Since it’s snowing here and they’re forecasting frigid temperatures to follow, I thought I’d head back to Florida (virtually, that is).
Above is the mouth of Lower Suwannee River as it empties into the Gulf of Mexico. The 30-foot-tall Shell Mound located here was built of millions of 2-inch oyster shells between 1,000-3,200 years ago by indigenous peoples, though there is human evidence as far back as 7,000 years. It is believed that the mounds were sacred, as burial mounds were discovered at ends that face winter and summer solstices. The thought of countless generations of workers building this, using only baskets, is staggering.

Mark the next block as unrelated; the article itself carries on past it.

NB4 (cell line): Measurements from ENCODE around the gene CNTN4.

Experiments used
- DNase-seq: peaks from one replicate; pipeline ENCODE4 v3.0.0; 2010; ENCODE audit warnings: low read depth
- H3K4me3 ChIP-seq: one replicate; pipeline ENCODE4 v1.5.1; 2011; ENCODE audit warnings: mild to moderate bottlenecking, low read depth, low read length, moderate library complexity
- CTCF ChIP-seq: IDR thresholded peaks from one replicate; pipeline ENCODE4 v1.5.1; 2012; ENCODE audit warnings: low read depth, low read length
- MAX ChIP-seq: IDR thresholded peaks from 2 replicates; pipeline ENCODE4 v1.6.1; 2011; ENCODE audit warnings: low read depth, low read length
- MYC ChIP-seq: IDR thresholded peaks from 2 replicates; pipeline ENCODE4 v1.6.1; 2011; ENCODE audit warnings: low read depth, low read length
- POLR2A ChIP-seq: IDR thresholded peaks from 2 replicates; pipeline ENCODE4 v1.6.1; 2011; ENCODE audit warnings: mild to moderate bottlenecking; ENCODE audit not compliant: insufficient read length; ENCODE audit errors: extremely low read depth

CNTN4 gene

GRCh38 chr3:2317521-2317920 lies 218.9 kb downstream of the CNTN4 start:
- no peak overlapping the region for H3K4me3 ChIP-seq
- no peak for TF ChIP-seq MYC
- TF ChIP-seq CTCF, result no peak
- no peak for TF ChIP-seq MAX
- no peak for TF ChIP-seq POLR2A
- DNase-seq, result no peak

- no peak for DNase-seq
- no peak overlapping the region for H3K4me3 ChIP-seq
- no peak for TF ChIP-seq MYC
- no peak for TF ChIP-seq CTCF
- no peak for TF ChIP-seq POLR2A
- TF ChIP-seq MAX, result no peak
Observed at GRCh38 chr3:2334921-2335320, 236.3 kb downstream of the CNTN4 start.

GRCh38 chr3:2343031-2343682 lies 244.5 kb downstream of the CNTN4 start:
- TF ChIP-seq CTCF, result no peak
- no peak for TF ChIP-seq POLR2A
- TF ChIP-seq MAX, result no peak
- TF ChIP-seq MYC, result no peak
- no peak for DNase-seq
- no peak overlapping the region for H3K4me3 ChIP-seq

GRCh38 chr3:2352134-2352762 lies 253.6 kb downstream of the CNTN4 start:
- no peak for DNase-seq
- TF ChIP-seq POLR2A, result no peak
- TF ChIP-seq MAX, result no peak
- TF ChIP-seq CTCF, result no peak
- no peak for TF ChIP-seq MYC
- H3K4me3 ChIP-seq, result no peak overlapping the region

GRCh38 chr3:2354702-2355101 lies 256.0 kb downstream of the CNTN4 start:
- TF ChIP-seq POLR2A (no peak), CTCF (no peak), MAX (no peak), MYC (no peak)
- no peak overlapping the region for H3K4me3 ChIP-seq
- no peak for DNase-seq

When I arrived, the sun shining through the Spanish moss was enchanting. I only wish my photos conveyed the backlit beauty.
This tree trunk was colonized by ferns, which struck me as equally beautiful.
Plants lay one upon another, trees, vines and moss; every ray of sunshine has a tendril reaching toward it. A startling jungle filled with birds, insects and various critters!